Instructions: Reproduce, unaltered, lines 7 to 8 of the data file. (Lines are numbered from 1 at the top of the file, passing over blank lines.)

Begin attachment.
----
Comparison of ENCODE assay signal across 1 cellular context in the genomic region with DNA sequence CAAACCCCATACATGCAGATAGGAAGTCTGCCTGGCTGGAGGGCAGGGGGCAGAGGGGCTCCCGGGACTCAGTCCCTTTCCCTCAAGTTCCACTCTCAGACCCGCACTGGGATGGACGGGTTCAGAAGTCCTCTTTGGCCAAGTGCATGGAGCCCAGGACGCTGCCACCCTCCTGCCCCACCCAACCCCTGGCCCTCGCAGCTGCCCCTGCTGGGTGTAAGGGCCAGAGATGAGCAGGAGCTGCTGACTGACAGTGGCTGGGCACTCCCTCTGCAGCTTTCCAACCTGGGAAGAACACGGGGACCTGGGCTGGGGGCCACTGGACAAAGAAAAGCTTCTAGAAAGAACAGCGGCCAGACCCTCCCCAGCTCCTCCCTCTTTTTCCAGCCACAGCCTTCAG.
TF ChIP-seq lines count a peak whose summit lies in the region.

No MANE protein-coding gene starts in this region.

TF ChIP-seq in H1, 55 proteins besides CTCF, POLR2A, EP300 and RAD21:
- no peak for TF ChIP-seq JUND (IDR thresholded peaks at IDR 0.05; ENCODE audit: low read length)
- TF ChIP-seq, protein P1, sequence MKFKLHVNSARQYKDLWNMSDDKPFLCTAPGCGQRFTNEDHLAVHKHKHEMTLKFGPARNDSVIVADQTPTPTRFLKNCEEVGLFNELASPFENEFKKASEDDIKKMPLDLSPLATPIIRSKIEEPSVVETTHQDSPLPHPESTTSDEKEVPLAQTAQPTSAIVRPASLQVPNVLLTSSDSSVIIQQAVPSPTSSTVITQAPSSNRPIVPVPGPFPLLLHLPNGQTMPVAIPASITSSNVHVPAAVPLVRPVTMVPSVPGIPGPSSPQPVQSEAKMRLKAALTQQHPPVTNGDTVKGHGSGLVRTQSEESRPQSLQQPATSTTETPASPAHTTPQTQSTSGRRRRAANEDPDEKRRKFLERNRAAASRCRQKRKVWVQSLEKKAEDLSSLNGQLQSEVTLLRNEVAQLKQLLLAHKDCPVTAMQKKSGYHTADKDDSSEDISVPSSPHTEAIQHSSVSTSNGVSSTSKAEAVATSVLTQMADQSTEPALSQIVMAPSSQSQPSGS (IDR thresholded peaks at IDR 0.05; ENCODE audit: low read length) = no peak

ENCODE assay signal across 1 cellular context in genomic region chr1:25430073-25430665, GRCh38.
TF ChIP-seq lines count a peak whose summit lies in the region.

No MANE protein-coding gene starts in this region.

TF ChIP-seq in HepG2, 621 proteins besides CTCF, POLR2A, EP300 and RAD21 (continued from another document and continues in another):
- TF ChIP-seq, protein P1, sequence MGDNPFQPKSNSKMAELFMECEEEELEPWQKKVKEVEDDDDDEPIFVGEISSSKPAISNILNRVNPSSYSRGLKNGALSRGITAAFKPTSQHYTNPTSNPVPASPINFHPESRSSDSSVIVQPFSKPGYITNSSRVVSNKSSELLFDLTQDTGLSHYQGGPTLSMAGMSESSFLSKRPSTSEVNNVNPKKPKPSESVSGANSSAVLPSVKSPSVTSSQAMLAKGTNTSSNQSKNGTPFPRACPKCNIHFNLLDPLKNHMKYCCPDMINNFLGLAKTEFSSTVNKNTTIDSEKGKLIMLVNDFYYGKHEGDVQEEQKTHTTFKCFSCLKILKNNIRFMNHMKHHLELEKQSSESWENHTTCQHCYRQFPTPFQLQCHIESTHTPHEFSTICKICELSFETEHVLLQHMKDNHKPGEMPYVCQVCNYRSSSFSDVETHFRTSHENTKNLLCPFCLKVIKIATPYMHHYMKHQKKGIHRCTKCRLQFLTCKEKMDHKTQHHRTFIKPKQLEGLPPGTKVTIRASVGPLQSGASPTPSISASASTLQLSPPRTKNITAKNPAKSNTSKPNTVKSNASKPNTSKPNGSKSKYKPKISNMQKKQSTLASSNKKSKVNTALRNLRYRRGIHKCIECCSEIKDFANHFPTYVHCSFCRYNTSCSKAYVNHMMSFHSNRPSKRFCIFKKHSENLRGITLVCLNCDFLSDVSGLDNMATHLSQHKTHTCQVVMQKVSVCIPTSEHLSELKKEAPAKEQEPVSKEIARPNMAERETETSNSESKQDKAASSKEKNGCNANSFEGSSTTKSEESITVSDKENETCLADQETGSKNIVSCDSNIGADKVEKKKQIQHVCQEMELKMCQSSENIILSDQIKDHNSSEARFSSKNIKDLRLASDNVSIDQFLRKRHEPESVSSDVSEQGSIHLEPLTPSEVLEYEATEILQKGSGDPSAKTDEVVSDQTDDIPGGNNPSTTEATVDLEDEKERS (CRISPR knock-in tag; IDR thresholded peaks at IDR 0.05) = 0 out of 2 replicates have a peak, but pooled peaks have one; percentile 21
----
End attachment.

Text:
ENCODE assay signal across 1 cellular context in genomic region chr1:25430073-25430665, GRCh38.
TF ChIP-seq lines count a peak whose summit lies in the region.